UC Irvine Reserves
|Jepson Nomenclature (PDF)|
The climate at Burns, intermediate between the mountains to the west and the desert to the east, accommodates upland plants tolerant of drought as well as desert plants tolerant of low temperatures.
The Mojave desert supports abundant annuals, which produce a spectacular spring show of wildflowers. In wet years, the reserve's slopes are dominated by flowering purple phacelia (Phacelia purpusii) and desert mallows (Sphaeralcea ambigua). Parish's daisy (Erigeron parishii) - a species federally listed as threatened - can be found at Burns.
A wide variety of plant-growth forms occur on this desert reserve. Notably, the flora here includes several species of desert ferns, mosses, and parasitic plants. Three species of mistletoe grow on site; most conspicuous is the juniper mistletoe (Phoradendron juniperinum), which forms large, rounded masses in its host tree. California cloak fern (Notholaena californica) and bird's-foot fern (Pellaea mucronata) may be found growing in rock crevices practically anywhere on site. Mosses are most abundant in lower Railroad Canyon. Cacti and succulents occur throughout the reserve.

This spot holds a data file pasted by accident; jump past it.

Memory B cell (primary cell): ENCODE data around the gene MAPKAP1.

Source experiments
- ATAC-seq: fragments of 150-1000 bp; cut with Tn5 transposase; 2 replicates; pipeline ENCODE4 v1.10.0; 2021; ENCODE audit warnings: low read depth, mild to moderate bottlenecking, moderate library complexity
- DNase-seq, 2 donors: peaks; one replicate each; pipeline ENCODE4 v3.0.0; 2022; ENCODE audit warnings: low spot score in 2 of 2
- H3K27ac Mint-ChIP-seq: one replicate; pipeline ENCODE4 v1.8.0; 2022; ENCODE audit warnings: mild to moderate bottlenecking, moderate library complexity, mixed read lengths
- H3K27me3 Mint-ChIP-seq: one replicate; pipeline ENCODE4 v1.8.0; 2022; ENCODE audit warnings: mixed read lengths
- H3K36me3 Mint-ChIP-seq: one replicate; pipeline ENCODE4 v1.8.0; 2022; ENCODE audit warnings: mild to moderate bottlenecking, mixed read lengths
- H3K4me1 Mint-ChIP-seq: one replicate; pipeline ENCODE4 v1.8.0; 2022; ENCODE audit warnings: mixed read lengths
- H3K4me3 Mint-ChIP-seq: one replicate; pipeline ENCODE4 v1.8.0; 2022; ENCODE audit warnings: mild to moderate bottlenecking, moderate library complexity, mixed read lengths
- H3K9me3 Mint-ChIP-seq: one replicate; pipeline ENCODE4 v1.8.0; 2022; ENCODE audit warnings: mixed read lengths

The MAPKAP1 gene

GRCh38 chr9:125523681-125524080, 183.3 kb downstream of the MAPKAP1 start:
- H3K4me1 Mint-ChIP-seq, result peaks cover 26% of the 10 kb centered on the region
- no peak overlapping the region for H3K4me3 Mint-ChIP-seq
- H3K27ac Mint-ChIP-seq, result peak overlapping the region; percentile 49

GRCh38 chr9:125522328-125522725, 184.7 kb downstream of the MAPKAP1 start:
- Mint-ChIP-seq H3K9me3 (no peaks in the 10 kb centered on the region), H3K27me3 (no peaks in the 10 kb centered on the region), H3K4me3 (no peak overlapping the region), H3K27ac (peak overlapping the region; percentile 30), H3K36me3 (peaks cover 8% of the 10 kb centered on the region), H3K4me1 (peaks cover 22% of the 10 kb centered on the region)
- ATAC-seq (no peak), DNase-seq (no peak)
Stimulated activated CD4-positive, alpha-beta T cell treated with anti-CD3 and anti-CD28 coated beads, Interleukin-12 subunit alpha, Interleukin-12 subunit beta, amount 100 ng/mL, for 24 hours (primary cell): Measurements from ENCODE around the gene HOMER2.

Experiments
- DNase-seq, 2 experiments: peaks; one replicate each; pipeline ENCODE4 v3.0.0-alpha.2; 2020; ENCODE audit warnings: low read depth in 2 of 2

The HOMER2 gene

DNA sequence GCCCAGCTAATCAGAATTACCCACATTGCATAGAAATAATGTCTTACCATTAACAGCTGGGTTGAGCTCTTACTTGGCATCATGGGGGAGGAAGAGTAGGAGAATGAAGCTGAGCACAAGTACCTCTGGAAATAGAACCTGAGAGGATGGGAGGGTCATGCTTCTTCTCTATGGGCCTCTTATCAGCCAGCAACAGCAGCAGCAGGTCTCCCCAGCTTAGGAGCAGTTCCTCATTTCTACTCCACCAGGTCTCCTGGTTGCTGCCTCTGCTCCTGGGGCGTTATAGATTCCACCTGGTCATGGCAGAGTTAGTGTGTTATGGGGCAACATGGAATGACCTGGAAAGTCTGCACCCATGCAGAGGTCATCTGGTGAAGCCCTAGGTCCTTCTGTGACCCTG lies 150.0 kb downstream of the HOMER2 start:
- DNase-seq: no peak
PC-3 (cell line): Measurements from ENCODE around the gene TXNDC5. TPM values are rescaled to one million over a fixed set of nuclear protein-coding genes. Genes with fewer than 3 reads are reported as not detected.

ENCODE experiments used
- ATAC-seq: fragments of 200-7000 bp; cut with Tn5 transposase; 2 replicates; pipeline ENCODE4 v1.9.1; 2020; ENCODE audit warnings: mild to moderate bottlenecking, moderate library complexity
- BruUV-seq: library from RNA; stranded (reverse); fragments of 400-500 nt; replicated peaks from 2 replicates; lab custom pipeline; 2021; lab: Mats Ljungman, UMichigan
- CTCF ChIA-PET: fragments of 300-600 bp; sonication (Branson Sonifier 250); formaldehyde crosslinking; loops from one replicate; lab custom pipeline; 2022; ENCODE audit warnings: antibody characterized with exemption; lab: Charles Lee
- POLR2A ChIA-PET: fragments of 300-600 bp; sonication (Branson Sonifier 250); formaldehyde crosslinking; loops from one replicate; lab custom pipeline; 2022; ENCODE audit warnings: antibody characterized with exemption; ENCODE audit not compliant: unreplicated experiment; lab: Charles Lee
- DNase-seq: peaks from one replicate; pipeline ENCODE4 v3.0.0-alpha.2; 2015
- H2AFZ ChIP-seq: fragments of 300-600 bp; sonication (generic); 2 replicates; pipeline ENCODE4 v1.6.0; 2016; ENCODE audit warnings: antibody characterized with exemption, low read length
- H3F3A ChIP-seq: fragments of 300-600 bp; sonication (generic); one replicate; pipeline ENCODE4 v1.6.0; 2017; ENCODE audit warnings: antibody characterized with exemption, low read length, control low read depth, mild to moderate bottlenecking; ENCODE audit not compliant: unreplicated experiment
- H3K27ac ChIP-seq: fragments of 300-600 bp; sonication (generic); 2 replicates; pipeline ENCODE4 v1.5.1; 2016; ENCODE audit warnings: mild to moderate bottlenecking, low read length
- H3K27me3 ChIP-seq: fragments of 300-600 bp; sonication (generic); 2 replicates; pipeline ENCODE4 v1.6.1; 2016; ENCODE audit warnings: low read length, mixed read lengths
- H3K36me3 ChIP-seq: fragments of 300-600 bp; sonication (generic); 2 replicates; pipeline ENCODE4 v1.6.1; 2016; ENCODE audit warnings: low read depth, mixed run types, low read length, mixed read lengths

Click here for A LIST OF PLANTS OF THE BURNS PINON RIDGE RESERVE (Updated 2006 by Mark A. Elvin, Peter A. Bowler, & Andrew C. Sanders)
University of California, Natural Reserve System
|Last Updated 10/03/02|